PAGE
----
Workers' comp claims too high? High deductible plans may be the culprit

Turn it around with our simple strategy

November 28, 2022
Two construction workers in hard hats carrying lumber at a construction site

As high deductible health plans (HDHP) have become more popular, some businesses with workers in physically demanding jobs may be seeing more on-the-job injuries and workers' comp claims.

That's where voluntary benefits can help. Strategically adding voluntary benefits to an employee benefits package can reduce the risks of workers' comp claims by as much as 30%, according to the Colonial Life Director of Market Development, Patrick McCullough.

Companies in industries such as construction, manufacturing, wholesale trade, oil and gas, trucking and restaurants often have strong workplace safety programs in place to manage employee and business risks. But even with rock-solid safety procedures, businesses can still struggle with above-average workers' comp claims.

Unintended consequence of high deductible plans

With the rising costs of health insurance plans, many workers are opting for HDHPs with budget-friendly premiums. But for many workers, the low premium/high deductible trade-off is a double-edged sword. Research shows that many workers with HDHPs are delaying or skipping medical care for injuries or medical conditions because they feel they can't afford the deductibles and coinsurance.

Icon of person with arm in cast

62% of HR experts said that employees who have difficulty affording out-of-pocket health plan costs could be more likely to report an off-the-job injury as a workplace injury.

IPMA-HR, Impact of Employee Out-of-Pocket Health Plan Costs on Report Workplace Accidents, 2019.

Adults with HDHPs

Avoiding treatments because of costs

Icon of wall clock

50% of adults or a family member postponed getting health care

Icon of stethoscope

39% of adults or a family member skipped a recommended test or treatment

KFF, Health Care Debt Survey, 2022.

McCullough explained this tendency to delay medical care is an unintended consequence of high deductible plans.

"If workers get hurt off the job or on the weekend, they might be treating themselves with home remedies or toughing it out when they go to work instead of going to the doctor," said McCullough. "And many of these workers are going to work with an untreated injury. In physically demanding jobs like in construction or manufacturing, an injury left untreated can unfortunately sometimes lead to an injury at work. Not because they are bad actors but because they can't afford their deductibles. And because these employees work very hard to support their families, they don't want to miss work or their overtime."

Another common issue is that many workers aren't saving enough money in their Health Savings Account (HSA) or similar savings account to cover their deductibles and coinsurance when they need medical care. Or they may not fully understand how their HSAs work together with their HDHPs.

Icon of money in hands

2/3 of workers who were considering an HDHP said they struggled to pay their deductibles.

Colonial Life, Employee Survey, company sponsored, 2021. 1,462 U.S. employees responded to the survey in August 2021.

Reducing risk of workers' comp claims

Employers can support their workers' health and, at the same time, reduce the risk of workers' compensation claims with an affordable voluntary benefits strategy.

Benefits such as accident and hospital indemnity insurance are designed to help cover employees' out-of-pocket medical expenses. If workers know their accident or hospital indemnity coverage will pay their deductible and co-insurance, they're more likely to seek medical care in a timely manner. And this will reduce the risk of employees going to work with a partial injury that then leads to a worse injury on the job, said McCullough.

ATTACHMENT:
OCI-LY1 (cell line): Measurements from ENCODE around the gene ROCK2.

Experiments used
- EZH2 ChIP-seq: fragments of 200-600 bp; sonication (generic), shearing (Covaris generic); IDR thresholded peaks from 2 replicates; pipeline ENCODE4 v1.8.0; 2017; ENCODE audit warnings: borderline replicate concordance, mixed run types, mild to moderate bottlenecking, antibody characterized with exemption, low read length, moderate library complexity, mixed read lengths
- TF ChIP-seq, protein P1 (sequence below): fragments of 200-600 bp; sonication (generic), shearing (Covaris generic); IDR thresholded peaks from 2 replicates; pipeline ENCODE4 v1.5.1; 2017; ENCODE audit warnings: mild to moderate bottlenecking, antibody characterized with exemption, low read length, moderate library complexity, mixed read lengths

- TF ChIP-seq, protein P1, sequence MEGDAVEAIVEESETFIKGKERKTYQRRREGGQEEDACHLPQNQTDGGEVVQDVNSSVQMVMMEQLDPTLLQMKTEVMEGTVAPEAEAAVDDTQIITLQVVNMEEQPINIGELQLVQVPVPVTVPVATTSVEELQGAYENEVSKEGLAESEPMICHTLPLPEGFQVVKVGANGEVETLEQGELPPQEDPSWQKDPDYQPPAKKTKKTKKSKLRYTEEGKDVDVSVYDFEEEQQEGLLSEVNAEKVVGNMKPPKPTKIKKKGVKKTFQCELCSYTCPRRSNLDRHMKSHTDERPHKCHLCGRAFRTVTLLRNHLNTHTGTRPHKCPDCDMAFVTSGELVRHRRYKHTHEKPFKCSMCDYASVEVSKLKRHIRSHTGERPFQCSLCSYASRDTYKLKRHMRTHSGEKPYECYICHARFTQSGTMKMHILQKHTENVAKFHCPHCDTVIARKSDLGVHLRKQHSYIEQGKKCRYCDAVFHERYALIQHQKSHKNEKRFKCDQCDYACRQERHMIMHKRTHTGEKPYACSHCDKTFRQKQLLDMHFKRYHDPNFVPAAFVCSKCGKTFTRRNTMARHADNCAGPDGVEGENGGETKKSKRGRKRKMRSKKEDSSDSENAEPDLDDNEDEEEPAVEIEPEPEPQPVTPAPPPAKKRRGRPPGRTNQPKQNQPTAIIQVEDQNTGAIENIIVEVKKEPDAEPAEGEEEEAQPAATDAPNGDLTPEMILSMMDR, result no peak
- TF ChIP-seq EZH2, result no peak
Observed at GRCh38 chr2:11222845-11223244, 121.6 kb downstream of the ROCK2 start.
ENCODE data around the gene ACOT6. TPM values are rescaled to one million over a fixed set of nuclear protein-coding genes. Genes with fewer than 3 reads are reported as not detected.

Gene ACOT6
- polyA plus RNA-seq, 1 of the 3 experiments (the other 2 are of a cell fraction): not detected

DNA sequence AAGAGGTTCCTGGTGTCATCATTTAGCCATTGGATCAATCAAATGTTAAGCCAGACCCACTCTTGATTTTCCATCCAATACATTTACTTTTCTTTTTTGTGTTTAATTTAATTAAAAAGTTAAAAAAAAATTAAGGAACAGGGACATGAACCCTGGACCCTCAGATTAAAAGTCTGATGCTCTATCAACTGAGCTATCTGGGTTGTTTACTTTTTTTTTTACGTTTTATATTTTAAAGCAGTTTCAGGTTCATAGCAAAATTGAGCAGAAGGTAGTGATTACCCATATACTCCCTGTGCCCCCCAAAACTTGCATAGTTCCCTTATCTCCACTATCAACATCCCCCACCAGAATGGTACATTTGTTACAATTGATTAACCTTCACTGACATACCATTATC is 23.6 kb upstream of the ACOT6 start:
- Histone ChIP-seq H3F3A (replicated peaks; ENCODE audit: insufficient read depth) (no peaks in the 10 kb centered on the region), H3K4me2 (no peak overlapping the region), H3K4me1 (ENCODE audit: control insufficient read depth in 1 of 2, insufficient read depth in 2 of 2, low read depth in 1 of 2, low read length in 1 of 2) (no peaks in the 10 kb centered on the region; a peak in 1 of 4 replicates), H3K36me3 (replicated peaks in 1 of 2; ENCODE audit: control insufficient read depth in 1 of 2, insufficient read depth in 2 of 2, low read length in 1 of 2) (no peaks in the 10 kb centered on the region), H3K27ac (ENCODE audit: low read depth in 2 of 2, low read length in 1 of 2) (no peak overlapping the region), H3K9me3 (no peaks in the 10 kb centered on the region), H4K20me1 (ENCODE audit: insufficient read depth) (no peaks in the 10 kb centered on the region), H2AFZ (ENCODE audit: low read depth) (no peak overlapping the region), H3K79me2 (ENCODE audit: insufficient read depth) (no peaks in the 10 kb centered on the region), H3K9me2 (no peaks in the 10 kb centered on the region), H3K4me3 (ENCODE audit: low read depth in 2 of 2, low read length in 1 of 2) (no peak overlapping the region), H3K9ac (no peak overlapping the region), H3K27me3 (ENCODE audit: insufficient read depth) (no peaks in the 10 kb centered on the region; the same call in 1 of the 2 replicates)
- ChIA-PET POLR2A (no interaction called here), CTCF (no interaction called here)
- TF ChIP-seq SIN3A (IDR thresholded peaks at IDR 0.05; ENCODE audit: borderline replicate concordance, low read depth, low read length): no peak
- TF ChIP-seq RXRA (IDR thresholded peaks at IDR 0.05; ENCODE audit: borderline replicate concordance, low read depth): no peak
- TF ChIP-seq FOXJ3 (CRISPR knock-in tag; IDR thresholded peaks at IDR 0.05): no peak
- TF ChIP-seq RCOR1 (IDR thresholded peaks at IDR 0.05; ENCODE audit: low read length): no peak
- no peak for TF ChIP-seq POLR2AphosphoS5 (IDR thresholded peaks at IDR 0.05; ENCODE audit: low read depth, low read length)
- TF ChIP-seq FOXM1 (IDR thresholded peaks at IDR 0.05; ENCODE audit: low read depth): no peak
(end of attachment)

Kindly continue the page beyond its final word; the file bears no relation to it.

Short term disability is another voluntary benefit that can help reduce workers' comp claims. This coverage gives workers the peace of mind to take time off of work to fully recover without worrying about losing the income from their paycheck.

Voluntary benefits strategy

Accident icon

helps cover out-of-pocket expenses due to an accident or injury

Hospital icon

Hospital indemnity
helps cover the cost of a hospital stay

Disability icon

Short term disability
replaces a portion of lost wages while recovering

"Companies in heavy industries can see a drop of between 20% and 30% in workers' comp claims after about a year of adding voluntary benefits," said McCullough. "Some companies see even greater reductions than that."

The affordability of accident, hospital and short term disability benefits have enabled many companies to pay for part or all of the premiums for their workers. But even if workers are responsible for the costs, many budget-conscious employees find the premiums of two or more voluntary benefits very affordable. This means they are likely to seek out medical care when they need it, instead of putting it off.

Benefits education is key

Many workers struggle to understand their benefits, and medical costs can be especially daunting. A strong benefits education program can help employees learn how to use their HDHPs and voluntary benefits, so they can effectively manage their out-of-pocket expenses.

Companies that want to strengthen their benefits education resources can reach out to brokers, carriers or agents for free or low cost materials that can be adapted to their needs.

Final thoughts

High deductible plans and rising out-of-pocket medical costs have increased the financial pressure on many workers in physically demanding jobs. Offering affordable voluntary benefits that provide an easy way to pay for high deductibles and coinsurance can encourage employees to seek medical care when they need it.